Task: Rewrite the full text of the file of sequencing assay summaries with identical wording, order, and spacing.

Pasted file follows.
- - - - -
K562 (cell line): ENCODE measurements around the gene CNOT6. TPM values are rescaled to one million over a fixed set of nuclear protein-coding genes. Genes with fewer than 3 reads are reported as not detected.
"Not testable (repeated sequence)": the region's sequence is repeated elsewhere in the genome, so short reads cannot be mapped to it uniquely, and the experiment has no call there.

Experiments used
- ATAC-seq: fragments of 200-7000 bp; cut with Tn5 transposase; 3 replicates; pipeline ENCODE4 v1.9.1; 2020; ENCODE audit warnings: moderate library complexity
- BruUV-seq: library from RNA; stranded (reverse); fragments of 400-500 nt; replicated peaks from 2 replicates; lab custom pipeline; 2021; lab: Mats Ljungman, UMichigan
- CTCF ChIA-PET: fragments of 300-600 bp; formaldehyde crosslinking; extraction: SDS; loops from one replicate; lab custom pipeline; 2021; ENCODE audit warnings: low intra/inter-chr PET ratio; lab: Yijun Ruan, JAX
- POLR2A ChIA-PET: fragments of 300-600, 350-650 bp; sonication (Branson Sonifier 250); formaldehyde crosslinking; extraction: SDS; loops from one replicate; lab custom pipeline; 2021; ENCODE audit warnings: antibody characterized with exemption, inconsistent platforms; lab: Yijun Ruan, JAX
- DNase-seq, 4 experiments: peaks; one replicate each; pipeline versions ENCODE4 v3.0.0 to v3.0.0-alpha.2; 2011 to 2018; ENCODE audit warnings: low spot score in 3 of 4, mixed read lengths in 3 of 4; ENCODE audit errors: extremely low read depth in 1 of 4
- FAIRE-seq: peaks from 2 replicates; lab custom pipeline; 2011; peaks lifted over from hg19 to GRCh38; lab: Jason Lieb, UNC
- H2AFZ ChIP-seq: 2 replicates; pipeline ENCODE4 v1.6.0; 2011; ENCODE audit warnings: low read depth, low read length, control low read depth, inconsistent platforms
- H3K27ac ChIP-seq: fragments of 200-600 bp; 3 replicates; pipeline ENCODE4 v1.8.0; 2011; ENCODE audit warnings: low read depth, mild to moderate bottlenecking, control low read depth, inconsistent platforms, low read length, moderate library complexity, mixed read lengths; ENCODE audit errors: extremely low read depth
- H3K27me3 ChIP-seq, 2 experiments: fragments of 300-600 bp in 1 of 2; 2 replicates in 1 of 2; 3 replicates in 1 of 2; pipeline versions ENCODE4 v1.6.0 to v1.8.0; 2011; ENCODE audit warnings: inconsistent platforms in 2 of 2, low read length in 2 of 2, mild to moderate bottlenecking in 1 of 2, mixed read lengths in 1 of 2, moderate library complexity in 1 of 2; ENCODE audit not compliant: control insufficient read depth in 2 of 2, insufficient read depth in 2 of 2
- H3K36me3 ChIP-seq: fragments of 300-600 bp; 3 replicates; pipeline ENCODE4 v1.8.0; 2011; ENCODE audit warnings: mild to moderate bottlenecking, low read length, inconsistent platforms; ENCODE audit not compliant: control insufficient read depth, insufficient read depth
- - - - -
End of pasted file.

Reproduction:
K562 (cell line): ENCODE measurements around the gene CNOT6. TPM values are rescaled to one million over a fixed set of nuclear protein-coding genes. Genes with fewer than 3 reads are reported as not detected.
"Not testable (repeated sequence)": the region's sequence is repeated elsewhere in the genome, so short reads cannot be mapped to it uniquely, and the experiment has no call there.

Experiments used
- ATAC-seq: fragments of 200-7000 bp; cut with Tn5 transposase; 3 replicates; pipeline ENCODE4 v1.9.1; 2020; ENCODE audit warnings: moderate library complexity
- BruUV-seq: library from RNA; stranded (reverse); fragments of 400-500 nt; replicated peaks from 2 replicates; lab custom pipeline; 2021; lab: Mats Ljungman, UMichigan
- CTCF ChIA-PET: fragments of 300-600 bp; formaldehyde crosslinking; extraction: SDS; loops from one replicate; lab custom pipeline; 2021; ENCODE audit warnings: low intra/inter-chr PET ratio; lab: Yijun Ruan, JAX
- POLR2A ChIA-PET: fragments of 300-600, 350-650 bp; sonication (Branson Sonifier 250); formaldehyde crosslinking; extraction: SDS; loops from one replicate; lab custom pipeline; 2021; ENCODE audit warnings: antibody characterized with exemption, inconsistent platforms; lab: Yijun Ruan, JAX
- DNase-seq, 4 experiments: peaks; one replicate each; pipeline versions ENCODE4 v3.0.0 to v3.0.0-alpha.2; 2011 to 2018; ENCODE audit warnings: low spot score in 3 of 4, mixed read lengths in 3 of 4; ENCODE audit errors: extremely low read depth in 1 of 4
- FAIRE-seq: peaks from 2 replicates; lab custom pipeline; 2011; peaks lifted over from hg19 to GRCh38; lab: Jason Lieb, UNC
- H2AFZ ChIP-seq: 2 replicates; pipeline ENCODE4 v1.6.0; 2011; ENCODE audit warnings: low read depth, low read length, control low read depth, inconsistent platforms
- H3K27ac ChIP-seq: fragments of 200-600 bp; 3 replicates; pipeline ENCODE4 v1.8.0; 2011; ENCODE audit warnings: low read depth, mild to moderate bottlenecking, control low read depth, inconsistent platforms, low read length, moderate library complexity, mixed read lengths; ENCODE audit errors: extremely low read depth
- H3K27me3 ChIP-seq, 2 experiments: fragments of 300-600 bp in 1 of 2; 2 replicates in 1 of 2; 3 replicates in 1 of 2; pipeline versions ENCODE4 v1.6.0 to v1.8.0; 2011; ENCODE audit warnings: inconsistent platforms in 2 of 2, low read length in 2 of 2, mild to moderate bottlenecking in 1 of 2, mixed read lengths in 1 of 2, moderate library complexity in 1 of 2; ENCODE audit not compliant: control insufficient read depth in 2 of 2, insufficient read depth in 2 of 2
- H3K36me3 ChIP-seq: fragments of 300-600 bp; 3 replicates; pipeline ENCODE4 v1.8.0; 2011; ENCODE audit warnings: mild to moderate bottlenecking, low read length, inconsistent platforms; ENCODE audit not compliant: control insufficient read depth, insufficient read depth